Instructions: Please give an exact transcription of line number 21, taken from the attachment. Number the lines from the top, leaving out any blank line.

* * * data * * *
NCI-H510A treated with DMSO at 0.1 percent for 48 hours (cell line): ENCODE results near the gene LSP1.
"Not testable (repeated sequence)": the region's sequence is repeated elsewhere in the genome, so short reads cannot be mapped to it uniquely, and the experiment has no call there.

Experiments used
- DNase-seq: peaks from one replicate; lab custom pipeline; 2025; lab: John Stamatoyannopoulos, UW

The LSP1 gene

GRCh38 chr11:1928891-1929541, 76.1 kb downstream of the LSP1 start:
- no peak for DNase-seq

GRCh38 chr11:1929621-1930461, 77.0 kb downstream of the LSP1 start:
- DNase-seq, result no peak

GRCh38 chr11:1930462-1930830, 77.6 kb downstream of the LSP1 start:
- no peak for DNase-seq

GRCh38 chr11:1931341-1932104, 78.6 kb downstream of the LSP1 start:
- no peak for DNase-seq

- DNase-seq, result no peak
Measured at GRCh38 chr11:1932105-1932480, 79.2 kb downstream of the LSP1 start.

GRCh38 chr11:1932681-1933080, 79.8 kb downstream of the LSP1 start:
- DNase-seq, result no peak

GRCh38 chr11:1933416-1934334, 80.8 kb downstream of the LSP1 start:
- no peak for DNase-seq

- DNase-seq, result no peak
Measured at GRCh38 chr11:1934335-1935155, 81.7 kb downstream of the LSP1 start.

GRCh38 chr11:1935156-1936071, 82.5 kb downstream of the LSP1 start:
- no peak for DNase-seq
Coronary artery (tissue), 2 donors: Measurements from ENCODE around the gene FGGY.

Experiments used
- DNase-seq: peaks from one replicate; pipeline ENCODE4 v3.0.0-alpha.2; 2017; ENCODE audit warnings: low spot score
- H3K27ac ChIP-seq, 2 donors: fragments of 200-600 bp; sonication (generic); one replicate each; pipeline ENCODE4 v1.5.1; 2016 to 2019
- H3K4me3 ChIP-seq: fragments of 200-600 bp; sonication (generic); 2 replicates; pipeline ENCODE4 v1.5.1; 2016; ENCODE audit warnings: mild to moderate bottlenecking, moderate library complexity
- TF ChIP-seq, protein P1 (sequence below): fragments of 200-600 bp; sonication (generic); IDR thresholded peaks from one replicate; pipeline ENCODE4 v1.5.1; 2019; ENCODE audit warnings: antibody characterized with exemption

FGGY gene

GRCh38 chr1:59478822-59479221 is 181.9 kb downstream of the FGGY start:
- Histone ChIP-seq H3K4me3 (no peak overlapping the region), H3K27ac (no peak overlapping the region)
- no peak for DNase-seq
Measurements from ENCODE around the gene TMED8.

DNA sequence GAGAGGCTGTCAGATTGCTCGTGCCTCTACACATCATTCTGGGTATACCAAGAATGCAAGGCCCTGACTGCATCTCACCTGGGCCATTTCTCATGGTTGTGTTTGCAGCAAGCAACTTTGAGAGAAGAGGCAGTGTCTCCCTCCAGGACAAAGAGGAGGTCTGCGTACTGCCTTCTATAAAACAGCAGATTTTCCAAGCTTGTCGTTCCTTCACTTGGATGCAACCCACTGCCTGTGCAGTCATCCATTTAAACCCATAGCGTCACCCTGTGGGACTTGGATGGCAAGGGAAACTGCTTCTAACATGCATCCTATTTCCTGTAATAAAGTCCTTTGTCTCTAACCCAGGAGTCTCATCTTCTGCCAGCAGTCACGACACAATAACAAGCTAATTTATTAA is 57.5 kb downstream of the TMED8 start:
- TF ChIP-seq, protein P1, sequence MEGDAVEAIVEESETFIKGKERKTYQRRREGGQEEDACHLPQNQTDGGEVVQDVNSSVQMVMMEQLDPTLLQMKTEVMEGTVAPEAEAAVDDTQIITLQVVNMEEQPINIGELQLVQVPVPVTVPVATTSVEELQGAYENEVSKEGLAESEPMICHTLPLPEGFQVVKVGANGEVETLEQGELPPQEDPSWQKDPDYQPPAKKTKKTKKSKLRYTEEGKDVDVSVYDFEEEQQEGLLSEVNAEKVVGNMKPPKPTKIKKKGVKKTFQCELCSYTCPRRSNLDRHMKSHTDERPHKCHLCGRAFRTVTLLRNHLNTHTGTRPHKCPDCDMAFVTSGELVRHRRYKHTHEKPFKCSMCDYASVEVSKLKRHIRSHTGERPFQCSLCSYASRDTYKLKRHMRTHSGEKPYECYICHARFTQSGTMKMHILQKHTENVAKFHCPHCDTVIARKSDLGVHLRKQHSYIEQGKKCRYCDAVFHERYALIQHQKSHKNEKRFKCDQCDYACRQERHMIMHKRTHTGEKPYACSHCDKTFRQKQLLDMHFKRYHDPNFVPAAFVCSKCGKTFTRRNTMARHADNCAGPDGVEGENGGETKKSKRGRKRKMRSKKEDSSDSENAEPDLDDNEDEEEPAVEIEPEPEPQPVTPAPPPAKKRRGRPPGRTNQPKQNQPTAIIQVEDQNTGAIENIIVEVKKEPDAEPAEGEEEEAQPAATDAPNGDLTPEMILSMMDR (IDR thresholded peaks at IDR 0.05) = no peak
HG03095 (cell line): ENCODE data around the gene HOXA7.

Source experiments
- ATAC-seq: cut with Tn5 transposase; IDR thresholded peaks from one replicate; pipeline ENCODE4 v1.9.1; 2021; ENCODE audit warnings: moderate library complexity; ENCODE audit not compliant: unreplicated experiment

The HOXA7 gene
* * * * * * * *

Measured at GRCh38 chr11:1934335-1935155, 81.7 kb downstream of the LSP1 start.